Because other city’s did it makes it right? I’m very surprised that the Mayor of our city couldn’t find a more appropriate use for that large of a block grant. No one is asking you to blog about “everything”. Just seems you continuously omit information about taxpayers money going to your personal pet projects.

  6. Vincent Koehler

    Mayor Eric Books: My wife and I thank you for using your tie-breaking vote to deny council  members carry guns into city hall meetings. You exemplify good judgment and courage. Lois and Vincent Koehler 116 Lake Drive

  7. Joseph Wilhelm

    Thank you Mayor Brooks for voting against alderman being allowed to carry weapons in City Hall.   I agree that our police force has things well under control and should be the only ones allowed to have weapons in City Hall.Debra & Joe Wilhelm

  8. (Updated from my initial comment with new information) Ryan: Thanks for the question. First, I want to be clear: The city now plays only a small role in CDBG awards. We used to recommend projects to the county. Now, we don’t do that. Applications are made to the county, which approves CDBG fund expenditures. They fund a number of projects every year. This one was approved in 2014, and the money is actually being spent this year. That said, I stand behind the expenditure. To me, investing in the market is a clear investment in community development. Some have called this a “pet project” for me. Call it what you like, but I’m proud to say that I and the city have gotten behind the farmers’ market, and I want to continue to find ways to invest in its long-term sustainability. It’s a significant piece of our promising future as a city, and we need to get behind activities like this in every way we can. To your specific question: Yes, CDBG dollars could have theoretically been spent in any number of places, and on any number of projects and organizations. I say “theoretically” because I can’t say what kind of other options there were for projects. Often in South Milwaukee there aren’t many options that come forward of groups looking for this money, especially given the various limitations and restrictions placed on this money, too long to list here. I would love to have a long list of projects come forward seeking this money and be eligible for it; that’s often not the case.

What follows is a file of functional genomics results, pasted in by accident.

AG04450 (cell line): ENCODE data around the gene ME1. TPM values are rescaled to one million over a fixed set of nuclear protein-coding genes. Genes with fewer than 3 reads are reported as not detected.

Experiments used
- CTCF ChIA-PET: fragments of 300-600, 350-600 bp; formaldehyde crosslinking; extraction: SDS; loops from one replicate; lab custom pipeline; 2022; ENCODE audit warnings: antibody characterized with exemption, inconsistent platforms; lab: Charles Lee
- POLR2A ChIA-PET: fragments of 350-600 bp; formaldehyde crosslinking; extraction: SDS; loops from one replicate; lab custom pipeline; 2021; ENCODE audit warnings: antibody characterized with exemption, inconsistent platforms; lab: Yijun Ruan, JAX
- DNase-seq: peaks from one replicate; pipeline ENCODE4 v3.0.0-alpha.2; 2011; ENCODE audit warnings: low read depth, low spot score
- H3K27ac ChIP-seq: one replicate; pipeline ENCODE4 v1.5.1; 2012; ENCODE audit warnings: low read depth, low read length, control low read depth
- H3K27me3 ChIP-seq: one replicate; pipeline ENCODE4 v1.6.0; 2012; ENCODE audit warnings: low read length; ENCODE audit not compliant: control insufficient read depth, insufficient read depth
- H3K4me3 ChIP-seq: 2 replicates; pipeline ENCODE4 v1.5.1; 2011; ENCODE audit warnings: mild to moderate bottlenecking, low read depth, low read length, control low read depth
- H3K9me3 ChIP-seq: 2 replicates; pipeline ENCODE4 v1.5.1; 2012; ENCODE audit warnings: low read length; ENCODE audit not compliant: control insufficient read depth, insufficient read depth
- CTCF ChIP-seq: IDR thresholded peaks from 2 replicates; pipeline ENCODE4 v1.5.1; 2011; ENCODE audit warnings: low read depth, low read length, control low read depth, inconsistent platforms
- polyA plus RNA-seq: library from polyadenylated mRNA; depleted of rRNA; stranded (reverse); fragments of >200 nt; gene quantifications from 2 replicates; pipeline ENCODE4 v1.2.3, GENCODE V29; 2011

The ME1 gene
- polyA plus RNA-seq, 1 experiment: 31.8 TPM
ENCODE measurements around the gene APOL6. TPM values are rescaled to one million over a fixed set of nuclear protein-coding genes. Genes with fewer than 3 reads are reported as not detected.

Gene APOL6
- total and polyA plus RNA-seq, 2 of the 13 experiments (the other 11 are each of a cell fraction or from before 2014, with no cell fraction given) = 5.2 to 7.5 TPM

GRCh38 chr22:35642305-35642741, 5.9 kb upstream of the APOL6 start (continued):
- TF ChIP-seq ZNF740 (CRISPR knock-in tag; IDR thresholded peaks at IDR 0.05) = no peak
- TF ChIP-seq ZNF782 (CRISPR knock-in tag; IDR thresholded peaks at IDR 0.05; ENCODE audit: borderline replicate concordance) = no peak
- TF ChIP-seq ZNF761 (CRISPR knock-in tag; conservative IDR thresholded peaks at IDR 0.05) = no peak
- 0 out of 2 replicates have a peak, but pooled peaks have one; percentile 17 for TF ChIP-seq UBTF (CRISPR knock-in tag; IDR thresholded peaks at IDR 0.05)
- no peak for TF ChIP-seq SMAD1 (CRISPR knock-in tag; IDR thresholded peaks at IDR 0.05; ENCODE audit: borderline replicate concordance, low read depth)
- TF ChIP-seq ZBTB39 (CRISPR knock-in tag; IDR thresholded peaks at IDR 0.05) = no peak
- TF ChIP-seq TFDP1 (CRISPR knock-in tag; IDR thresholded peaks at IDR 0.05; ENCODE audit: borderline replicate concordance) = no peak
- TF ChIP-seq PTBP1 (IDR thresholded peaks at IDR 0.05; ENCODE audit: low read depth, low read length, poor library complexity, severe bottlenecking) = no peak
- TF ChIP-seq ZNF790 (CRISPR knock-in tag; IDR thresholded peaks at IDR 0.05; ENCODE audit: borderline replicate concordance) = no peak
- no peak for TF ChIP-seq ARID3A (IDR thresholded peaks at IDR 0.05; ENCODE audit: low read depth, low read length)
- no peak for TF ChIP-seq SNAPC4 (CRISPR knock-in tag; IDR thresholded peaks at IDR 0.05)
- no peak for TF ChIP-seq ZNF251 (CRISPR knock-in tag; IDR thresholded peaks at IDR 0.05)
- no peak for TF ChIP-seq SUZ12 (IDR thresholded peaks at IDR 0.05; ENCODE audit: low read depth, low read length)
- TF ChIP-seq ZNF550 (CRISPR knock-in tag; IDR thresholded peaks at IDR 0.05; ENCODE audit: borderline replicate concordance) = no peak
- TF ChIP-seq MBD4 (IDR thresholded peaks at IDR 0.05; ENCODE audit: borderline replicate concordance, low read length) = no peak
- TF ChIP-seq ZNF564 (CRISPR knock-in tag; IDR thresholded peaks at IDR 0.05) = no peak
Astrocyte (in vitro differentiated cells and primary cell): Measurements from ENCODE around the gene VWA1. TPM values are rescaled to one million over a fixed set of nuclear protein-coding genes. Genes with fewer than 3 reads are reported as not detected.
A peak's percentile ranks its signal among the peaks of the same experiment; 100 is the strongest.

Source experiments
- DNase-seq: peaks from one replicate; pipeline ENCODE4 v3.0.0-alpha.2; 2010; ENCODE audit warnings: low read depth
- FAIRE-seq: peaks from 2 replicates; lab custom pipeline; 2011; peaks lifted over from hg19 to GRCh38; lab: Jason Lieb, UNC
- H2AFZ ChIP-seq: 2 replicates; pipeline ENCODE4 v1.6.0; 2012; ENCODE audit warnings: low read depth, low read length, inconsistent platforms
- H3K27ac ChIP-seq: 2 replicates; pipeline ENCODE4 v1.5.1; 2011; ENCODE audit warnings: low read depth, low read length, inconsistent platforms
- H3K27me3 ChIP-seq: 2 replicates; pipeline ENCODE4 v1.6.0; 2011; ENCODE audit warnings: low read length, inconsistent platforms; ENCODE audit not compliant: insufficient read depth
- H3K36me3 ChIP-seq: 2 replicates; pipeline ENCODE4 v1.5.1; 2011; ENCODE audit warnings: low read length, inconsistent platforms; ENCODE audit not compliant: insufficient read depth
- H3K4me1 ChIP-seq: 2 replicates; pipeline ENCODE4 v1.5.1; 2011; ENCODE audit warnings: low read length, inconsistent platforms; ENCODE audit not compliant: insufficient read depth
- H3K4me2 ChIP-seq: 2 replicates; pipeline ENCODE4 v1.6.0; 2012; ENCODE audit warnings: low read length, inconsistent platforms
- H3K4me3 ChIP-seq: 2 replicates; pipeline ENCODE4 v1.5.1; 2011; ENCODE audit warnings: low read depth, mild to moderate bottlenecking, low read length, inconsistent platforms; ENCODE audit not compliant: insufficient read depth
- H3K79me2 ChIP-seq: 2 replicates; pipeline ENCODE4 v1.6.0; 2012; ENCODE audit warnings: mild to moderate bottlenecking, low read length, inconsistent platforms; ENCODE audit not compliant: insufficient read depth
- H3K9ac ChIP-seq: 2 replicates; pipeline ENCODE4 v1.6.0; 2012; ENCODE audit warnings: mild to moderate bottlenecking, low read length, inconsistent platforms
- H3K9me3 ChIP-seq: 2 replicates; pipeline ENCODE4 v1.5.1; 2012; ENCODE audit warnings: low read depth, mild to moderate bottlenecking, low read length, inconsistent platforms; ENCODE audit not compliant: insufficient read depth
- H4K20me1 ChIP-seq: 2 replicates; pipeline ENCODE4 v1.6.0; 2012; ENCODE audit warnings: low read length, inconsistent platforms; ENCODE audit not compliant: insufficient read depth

9. Lisa Pieper

    I agree wholeheartedly that the Farmers Market is a great for our city and community. Where I disagree is using any taxpayer dollars to enhance it. The Farmers Market is held 20 days out of the year. No, the Market is not a part of the city but rather its own entity, no different than the Lion’s Club, the Friends of Mill Pond, the Heritage Day Parade etc. The land the Market sits on was acquired by the city purchasing blighted properties with the intent to sell it to recoup the investment. The Market has since made it its home. There was a push to redo the street…and not just the street but decorative enhancements too. If my memory serves me correctly it was in the $400,000 range. All while streets all over the city remain in disrepair that actually have taxpayers homes on them. I understand that the Market requires some costs but it also brings in approximately $25,000 annually in vendor fees. There are many things the city could use and if the Mayor was aware of CDBG funds that were available, perhaps a better suggestion was available than $26,000 worth of tables and umbrellas.

  10. Dave Kieck

    First Mayor Brooks Thank You for breaking the tie to keep the Alderpersons from bringing guns into the council chambers. I was surprised to learn about this effort just the other day. How was this proposal brought forward. Usually through your blogs you do a great job in keeping the citizens informed of issues being considered, How did this get to a vote with NO public debate. My understanding of how legislation should be enacted would start at committee level then come out of committee with a recommendation and then request city attorney to draft new legislation for Alderpersons to bring forward for a vote which takes three readings allowing the citizens to wiegh in on the proposal, How did this proposal move forward? I also understand there is talk of proposing a compromise solution of enacting this using a sunset provision again Mayor Brooks if this happens please VETO the proposal. Let me end by saying in the 28 years I served as an Alderperson, School Board Member and Mayor of our great community I NEVER felt the need to carry a gun what a sad thought that some of our current elected officials feel their life is in danger each time they enter City Hall!!

    • Thanks, Dave. To answer your question, it was indeed brought forward through the committee process, first discussed at a Legislation and Permits Committee meeting and then sent that night to the council floor for a vote on a first reading. I broke the 4-4 vote on that. I have typically not blogged council meeting “previews,” as I just don’t have time for it. I usually just do recaps. That is why you didn’t hear about it beforehand — that, and I didn’t know this was going on an agenda until several days before the meeting.

  11. Amy

    We all share the same goal of making South Milwaukee a safe and humane community for people and animals alike. That’s why I am so disappointed to hear that the city continues to cling to it’s breed ban.

    The research on this subject is clear. Breed-discriminatory policies and laws are an ineffective means of protecting the public from dangerous dogs. Our focus should always be on regulating individual dangerous dogs (of any breed), as well as the irresponsible and reckless owners who cause so many of these problems.

    At the same time, policies like the pit bull ban force our shelters to increase the needless killing of otherwise wonderful family pets. This archaic and inhumane approach to rule making is unacceptable.

    I urge you to reconsider the current ordinance and instead focus resources on enacting policies that will keep our county safe.